What is rape? According to the law rape is defined by the Sexual offences Act of 1956 as: 'any act of non-consensual intercourse by a man with a person, and the victim can be either male or female. Intercourse can be vaginal or anal.' Most adults will be familiar with this and the later updates to the law which say that 'Offences committed on or after 1 May 2004 are prosecuted under the Sexual Offences Act 2003. The 2003 Act extends the definition of rape to include the penetration by a penis of the vagina, anus or mouth of another person.’
Most of us think we know what consent is, but shockingly, according to research ‘a third of people in the UK think it isn’t usually rape if a woman is pressured into having sex but there is no physical violence’. In fact, ‘the 2003 Act also changes the law about consent and belief in consent'. It goes on to specifically say that:
‘A person consents if he or she agrees by choice, and has the freedom and capacity to make that choice. The essence of this definition is the agreement by choice. The law does not require the victim to have resisted physically in order to prove a lack of consent'.
The law makes no mention of the requirement of physical violence, recognising that a woman’s ability to consent hinges upon her ‘freedom’ and ‘capacity’, which implies that rape can happen under several circumstances. For example, there can be violent and non-violent force, intimidation, coercion, blackmail as well as a person being drunk, drugged, asleep or ill. Other shocking research highlighted in the Guardian article says that ‘almost a quarter of the 4,000 people questioned in the Attitudes to Sexual Consent survey carried out by Yougov believed sex without consent in long-term relationships was usually not rape’.
Rape by a partner is rife and one of the most under reported crimes that is not understood by the public and often not even understood by victims themselves. Studies show that those over 25 who commonly serve on juries are most likely to think forced sex in a long-term relationship is not rape. In 1991 the criminal Court of Appeal (upheld by the House of Lords) decided that:
"The husband's immunity... no longer exists. We take the view that the time has now arrived when the law should declare that a rapist remains a rapist subject to the criminal law, irrespective of his relationship with his victim."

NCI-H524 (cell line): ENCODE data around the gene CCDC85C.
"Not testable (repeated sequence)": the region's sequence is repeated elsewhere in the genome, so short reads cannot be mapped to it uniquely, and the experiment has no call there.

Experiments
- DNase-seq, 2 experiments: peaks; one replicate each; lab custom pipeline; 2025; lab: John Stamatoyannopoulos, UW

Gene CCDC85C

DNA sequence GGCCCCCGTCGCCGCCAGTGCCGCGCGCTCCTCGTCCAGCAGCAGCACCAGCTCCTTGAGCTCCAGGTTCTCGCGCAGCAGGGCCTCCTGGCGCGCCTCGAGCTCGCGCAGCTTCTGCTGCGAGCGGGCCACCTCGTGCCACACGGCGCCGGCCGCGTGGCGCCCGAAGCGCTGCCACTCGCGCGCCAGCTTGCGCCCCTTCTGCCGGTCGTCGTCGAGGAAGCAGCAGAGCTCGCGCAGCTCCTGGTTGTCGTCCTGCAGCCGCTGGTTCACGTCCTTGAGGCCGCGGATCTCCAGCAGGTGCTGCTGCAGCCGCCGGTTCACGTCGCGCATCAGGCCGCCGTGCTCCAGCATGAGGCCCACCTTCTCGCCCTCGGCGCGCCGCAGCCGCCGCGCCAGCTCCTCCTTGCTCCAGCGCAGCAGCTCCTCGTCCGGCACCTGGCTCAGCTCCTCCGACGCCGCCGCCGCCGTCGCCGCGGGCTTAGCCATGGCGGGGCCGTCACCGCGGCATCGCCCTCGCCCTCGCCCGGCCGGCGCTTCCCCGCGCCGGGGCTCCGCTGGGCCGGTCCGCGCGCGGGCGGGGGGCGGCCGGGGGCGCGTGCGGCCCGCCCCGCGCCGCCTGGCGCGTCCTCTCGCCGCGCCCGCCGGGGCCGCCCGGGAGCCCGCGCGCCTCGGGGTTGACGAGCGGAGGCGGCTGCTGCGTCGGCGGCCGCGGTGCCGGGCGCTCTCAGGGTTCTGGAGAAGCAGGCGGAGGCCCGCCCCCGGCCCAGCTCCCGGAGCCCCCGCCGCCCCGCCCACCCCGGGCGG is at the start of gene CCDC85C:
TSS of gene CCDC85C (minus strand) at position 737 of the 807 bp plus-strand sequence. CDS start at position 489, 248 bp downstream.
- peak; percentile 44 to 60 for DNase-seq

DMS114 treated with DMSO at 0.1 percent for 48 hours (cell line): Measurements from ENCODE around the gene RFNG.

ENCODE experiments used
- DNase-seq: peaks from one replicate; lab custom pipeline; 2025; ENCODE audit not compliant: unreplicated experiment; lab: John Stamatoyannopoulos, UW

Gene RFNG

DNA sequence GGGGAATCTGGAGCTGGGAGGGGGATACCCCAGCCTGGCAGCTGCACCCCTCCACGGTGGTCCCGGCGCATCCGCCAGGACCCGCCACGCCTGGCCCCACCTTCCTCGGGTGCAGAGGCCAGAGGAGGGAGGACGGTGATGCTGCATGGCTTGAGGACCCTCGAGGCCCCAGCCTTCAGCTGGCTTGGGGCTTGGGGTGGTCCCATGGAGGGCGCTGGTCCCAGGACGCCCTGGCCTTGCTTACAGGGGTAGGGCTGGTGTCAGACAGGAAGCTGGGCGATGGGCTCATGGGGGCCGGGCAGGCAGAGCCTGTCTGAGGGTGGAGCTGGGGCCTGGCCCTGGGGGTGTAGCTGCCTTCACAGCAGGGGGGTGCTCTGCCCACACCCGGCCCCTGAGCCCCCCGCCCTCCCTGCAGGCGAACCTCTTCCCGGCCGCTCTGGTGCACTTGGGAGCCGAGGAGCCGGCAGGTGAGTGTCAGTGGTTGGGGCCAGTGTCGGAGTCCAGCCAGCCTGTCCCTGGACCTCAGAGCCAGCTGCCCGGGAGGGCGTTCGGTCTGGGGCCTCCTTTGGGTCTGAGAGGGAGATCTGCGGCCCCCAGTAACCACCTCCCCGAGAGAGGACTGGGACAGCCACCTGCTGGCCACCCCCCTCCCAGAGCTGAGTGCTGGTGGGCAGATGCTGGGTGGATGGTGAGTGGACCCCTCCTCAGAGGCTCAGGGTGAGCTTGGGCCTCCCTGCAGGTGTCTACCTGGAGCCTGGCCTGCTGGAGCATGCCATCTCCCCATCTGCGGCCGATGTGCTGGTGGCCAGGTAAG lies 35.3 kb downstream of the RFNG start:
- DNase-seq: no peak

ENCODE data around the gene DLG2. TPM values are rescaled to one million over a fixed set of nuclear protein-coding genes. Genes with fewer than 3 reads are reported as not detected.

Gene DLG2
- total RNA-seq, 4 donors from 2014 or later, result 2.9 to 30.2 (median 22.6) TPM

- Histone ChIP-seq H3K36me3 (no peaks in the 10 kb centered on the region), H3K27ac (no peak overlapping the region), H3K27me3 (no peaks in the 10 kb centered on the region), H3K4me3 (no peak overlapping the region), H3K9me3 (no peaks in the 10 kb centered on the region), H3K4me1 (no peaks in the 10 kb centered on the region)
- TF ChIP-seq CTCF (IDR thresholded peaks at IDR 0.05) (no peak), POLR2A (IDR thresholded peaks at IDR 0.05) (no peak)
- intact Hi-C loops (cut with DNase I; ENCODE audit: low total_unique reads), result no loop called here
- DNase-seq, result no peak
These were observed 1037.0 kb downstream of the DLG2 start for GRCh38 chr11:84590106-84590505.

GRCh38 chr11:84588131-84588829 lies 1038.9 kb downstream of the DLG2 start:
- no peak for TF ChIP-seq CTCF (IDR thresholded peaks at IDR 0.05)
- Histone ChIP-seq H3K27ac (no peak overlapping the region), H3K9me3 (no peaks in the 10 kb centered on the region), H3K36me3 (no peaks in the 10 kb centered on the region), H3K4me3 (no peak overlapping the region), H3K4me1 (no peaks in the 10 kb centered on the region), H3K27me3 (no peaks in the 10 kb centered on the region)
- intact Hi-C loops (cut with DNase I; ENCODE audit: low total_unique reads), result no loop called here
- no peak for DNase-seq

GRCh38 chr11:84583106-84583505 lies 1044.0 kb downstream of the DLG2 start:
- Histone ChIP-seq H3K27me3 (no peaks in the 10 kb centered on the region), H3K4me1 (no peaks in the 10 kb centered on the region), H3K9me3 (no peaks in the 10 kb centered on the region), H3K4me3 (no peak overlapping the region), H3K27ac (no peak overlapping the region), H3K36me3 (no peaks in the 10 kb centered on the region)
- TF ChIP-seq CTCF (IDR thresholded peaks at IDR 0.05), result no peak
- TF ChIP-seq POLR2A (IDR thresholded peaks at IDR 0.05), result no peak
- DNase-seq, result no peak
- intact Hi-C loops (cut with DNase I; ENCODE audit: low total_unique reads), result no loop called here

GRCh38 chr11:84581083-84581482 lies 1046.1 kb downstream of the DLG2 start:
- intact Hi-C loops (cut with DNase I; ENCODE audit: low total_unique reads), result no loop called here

In other words, a spouse can be prosecuted and convicted for rape and sexual assault of his or her partner. This law of course also applies to unmarried couples living together. But unfortunately, many people, especially women suffer in silence and feel confused and ashamed to speak about this abuse.
Forced sex by a partner IS rape and it is illegal and is not something a victim should feel ashamed of. The rapist is in the wrong, and it is his or her shame to carry. This type of sexual violence by an intimate partner can happen as part of an abusive relationship alongside other types of abuse. It can happen once or frequently with no other types of abuse or control and it can happen with or without coercion or force. It is referred to as sexual violence as the act of sex without consent, whether with ‘violence’ or not is a violation of a person’s freedom at the most intimate level, so therefore is an act of violence. The 2003 Act now places the responsibility to ensure consent on the man and he should ensure the woman has the capacity to give verbal/non-verbal consent, not just physically but mentally, implying that a woman who is incapacitated, mentally ill, below 16 to name a few circumstances, cannot give consent. In short gentlemen, if in doubt, don't do it. And for those who are parents, it is so important for you to educate young people about consent and respect.